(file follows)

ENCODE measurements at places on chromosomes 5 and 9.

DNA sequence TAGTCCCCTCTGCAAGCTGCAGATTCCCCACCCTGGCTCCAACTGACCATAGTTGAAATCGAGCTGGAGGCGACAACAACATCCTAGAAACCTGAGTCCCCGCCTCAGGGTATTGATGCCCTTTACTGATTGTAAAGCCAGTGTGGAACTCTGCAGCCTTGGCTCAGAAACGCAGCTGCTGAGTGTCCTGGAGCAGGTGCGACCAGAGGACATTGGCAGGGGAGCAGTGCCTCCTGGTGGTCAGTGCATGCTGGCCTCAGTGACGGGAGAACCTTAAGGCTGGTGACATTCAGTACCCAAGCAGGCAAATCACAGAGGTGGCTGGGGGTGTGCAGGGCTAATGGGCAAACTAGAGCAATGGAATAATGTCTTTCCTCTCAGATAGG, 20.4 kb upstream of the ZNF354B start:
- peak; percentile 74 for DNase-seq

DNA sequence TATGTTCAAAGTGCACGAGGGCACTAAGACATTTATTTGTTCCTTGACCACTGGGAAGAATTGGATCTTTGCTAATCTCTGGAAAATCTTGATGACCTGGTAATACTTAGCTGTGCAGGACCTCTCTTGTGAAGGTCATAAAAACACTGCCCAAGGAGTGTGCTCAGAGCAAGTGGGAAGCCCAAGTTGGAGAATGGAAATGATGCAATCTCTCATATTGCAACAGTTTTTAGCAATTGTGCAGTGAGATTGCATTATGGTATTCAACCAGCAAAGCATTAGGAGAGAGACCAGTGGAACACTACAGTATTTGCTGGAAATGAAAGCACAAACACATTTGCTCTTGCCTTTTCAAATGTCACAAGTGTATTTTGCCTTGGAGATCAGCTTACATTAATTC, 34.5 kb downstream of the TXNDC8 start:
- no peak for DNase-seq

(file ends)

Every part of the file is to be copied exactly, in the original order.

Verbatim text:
ENCODE measurements at places on chromosomes 5 and 9.

DNA sequence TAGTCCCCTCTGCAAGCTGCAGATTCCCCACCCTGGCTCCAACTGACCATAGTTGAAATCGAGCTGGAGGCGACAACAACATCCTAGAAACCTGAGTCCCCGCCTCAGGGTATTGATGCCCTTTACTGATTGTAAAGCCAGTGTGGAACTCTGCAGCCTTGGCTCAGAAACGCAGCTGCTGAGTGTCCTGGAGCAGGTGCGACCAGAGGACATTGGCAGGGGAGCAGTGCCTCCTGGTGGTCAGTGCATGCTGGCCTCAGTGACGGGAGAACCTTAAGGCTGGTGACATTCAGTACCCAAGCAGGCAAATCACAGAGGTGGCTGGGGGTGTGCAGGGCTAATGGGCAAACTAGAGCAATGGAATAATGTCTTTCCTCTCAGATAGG, 20.4 kb upstream of the ZNF354B start:
- peak; percentile 74 for DNase-seq

DNA sequence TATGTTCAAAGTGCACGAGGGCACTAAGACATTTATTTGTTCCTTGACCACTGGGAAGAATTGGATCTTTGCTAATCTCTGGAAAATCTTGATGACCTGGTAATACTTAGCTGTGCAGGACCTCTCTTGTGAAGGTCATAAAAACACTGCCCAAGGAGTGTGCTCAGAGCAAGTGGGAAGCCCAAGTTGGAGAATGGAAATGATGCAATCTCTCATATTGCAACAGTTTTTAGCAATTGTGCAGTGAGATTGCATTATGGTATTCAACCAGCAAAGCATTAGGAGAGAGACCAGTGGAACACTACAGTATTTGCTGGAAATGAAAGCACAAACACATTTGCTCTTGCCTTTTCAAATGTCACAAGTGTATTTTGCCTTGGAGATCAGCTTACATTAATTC, 34.5 kb downstream of the TXNDC8 start:
- no peak for DNase-seq